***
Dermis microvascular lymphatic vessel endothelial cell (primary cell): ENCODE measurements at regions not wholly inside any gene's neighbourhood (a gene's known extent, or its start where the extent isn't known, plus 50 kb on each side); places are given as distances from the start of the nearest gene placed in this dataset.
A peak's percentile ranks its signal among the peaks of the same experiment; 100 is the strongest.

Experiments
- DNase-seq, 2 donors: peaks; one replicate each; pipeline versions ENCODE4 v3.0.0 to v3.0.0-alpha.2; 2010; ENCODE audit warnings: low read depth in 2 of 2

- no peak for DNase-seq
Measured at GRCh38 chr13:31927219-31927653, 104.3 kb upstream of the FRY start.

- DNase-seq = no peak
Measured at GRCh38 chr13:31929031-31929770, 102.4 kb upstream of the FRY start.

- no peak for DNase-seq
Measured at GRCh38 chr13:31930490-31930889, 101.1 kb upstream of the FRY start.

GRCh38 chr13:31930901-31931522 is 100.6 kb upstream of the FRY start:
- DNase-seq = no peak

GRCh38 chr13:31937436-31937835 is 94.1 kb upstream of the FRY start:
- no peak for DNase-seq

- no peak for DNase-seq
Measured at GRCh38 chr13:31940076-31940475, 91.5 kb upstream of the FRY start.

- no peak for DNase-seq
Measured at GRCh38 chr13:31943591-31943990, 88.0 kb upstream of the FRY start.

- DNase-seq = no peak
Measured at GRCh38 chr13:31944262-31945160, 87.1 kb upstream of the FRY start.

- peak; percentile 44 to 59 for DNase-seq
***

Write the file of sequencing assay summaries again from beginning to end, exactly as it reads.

Dermis microvascular lymphatic vessel endothelial cell (primary cell): ENCODE measurements at regions not wholly inside any gene's neighbourhood (a gene's known extent, or its start where the extent isn't known, plus 50 kb on each side); places are given as distances from the start of the nearest gene placed in this dataset.
A peak's percentile ranks its signal among the peaks of the same experiment; 100 is the strongest.

Experiments
- DNase-seq, 2 donors: peaks; one replicate each; pipeline versions ENCODE4 v3.0.0 to v3.0.0-alpha.2; 2010; ENCODE audit warnings: low read depth in 2 of 2

- no peak for DNase-seq
Measured at GRCh38 chr13:31927219-31927653, 104.3 kb upstream of the FRY start.

- DNase-seq = no peak
Measured at GRCh38 chr13:31929031-31929770, 102.4 kb upstream of the FRY start.

- no peak for DNase-seq
Measured at GRCh38 chr13:31930490-31930889, 101.1 kb upstream of the FRY start.

GRCh38 chr13:31930901-31931522 is 100.6 kb upstream of the FRY start:
- DNase-seq = no peak

GRCh38 chr13:31937436-31937835 is 94.1 kb upstream of the FRY start:
- no peak for DNase-seq

- no peak for DNase-seq
Measured at GRCh38 chr13:31940076-31940475, 91.5 kb upstream of the FRY start.

- no peak for DNase-seq
Measured at GRCh38 chr13:31943591-31943990, 88.0 kb upstream of the FRY start.

- DNase-seq = no peak
Measured at GRCh38 chr13:31944262-31945160, 87.1 kb upstream of the FRY start.

- peak; percentile 44 to 59 for DNase-seq